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The Power of RepresentationPublics, Peasants, and Islam in Egypt$
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Michael Ezekiel Gasper

Print publication date: 2008

Print ISBN-13: 9780804758888

Published to Stanford Scholarship Online: June 2013

DOI: 10.11126/stanford/9780804758888.001.0001

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The Formation and Emergence of the Peasant Question

The Formation and Emergence of the Peasant Question

Chapter:
(p.15) Chapter One The Formation and Emergence of the Peasant Question
Source:
The Power of Representation
Publisher:
Stanford University Press
DOI:10.11126/stanford/9780804758888.003.0002

This chapter examines various historical events that occurred in the nineteenth century and their consequences for Egypt over the course of the next century. It focuses on developments such as the introduction of new legal and administrative practices, the expansion of cotton production, and the emergence of a nascent public sphere, and how they affected the condition of peasants. Moreover, the chapter considers the pivotal role played by Islamic modernism in these events, and argues that Islamic modernism outlined the proper desires and aspirations for “civilized” Muslims while providing new models of familial and societal relationships as well as personal comportment. It first discusses monopoly, markets, and the growth of export agriculture in Egypt during the period, before turning to land tenure, tax collection and the mixed courts, the social cluster known as 'afandiya, reform and performative subjectivity, and the contributions of Jamal al-Din al-'Afghani and Muhammad 'Abduh to the Islamic reform movement.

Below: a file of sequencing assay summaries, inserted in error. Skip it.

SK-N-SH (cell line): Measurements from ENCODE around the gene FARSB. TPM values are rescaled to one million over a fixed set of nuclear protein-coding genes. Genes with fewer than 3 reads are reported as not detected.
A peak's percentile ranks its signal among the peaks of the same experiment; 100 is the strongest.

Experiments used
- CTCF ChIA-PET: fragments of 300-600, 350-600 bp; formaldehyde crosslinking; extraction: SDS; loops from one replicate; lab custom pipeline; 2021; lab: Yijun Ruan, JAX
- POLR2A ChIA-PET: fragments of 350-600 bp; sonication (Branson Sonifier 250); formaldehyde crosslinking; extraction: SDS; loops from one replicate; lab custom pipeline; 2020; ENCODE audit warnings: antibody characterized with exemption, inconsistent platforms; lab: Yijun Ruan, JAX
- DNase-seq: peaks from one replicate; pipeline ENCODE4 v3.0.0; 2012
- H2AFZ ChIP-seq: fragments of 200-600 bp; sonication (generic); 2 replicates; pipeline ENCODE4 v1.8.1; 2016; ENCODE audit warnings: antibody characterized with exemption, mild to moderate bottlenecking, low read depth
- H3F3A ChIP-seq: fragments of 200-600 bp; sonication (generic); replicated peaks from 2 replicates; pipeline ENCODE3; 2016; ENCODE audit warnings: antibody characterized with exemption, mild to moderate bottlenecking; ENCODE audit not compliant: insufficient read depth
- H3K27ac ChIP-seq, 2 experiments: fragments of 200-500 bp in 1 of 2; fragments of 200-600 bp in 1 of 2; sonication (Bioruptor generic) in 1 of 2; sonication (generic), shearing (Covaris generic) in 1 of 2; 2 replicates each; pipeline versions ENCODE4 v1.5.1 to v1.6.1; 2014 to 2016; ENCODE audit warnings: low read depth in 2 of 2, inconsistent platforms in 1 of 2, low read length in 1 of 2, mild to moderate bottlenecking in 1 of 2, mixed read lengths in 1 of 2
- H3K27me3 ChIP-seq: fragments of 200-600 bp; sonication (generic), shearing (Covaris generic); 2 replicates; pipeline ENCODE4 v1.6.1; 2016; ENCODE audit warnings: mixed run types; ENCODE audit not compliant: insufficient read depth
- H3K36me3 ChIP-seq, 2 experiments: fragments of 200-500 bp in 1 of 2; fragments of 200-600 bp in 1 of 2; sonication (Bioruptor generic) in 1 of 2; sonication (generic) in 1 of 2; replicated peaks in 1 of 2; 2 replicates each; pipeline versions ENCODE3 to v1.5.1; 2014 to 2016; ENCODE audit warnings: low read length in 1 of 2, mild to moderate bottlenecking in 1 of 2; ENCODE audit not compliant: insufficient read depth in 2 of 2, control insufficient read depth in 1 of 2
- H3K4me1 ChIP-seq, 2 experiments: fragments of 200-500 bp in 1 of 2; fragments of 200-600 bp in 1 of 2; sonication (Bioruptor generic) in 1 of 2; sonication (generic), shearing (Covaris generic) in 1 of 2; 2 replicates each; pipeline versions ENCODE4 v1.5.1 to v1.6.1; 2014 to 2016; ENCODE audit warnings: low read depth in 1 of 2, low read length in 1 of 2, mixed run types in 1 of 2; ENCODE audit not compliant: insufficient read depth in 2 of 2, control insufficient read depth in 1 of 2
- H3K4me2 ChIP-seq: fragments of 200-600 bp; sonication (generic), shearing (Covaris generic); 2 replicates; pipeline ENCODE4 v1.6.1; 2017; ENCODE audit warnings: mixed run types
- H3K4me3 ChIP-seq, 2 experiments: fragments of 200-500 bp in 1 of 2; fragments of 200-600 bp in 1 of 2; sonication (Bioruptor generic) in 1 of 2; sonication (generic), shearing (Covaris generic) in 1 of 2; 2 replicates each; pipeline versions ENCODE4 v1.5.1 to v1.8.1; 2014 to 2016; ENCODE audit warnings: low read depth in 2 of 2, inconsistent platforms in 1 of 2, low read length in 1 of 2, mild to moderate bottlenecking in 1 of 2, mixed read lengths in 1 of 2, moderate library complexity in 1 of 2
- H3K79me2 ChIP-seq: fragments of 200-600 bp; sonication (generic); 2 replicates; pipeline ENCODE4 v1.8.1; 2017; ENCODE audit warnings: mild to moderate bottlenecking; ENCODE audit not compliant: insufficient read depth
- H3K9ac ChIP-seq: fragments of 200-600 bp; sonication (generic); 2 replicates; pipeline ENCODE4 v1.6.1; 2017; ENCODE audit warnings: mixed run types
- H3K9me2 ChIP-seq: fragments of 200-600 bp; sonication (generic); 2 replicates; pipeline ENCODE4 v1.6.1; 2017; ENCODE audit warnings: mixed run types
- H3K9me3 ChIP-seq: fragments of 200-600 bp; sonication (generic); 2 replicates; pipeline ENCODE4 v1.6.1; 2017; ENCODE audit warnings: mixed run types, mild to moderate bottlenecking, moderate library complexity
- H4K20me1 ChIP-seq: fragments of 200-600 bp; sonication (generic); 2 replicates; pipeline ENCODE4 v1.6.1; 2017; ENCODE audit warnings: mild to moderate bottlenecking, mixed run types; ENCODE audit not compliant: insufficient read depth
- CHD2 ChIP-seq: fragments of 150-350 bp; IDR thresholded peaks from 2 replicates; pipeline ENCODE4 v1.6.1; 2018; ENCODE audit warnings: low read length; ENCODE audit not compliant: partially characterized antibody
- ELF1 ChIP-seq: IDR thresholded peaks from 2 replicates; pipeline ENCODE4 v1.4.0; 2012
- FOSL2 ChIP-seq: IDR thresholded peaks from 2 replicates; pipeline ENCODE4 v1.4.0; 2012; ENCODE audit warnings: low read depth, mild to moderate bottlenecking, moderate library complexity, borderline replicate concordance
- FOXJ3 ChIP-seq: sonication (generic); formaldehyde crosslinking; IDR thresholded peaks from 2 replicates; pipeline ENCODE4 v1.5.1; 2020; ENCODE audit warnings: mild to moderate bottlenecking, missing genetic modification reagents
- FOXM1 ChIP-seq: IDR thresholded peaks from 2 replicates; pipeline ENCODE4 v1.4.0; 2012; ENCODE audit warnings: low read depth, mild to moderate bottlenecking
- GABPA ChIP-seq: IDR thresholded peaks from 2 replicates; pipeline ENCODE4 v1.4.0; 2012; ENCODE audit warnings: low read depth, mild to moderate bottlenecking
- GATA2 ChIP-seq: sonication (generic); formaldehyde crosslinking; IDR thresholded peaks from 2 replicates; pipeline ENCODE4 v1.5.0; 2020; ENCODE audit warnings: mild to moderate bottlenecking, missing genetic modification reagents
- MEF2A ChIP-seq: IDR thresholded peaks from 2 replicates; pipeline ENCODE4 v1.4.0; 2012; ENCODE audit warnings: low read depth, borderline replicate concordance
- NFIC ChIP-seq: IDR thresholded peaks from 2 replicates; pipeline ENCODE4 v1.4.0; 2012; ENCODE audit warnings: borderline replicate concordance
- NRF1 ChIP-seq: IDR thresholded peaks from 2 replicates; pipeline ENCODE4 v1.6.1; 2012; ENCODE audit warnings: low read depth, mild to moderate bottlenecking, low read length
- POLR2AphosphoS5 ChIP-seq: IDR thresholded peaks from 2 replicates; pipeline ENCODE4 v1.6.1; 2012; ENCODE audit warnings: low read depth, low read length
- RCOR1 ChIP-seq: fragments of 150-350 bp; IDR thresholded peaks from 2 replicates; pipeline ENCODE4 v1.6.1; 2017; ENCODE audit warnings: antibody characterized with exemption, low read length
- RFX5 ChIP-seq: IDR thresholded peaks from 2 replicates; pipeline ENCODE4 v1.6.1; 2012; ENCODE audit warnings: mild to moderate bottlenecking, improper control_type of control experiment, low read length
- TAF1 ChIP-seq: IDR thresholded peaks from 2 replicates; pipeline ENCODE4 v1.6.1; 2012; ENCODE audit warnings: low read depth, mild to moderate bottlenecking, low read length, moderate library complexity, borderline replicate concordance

Keywords:   Egypt, peasants, cotton production, agriculture, public sphere, modernism, Muslims, Islamic reform, mixed courts, 'afandiya

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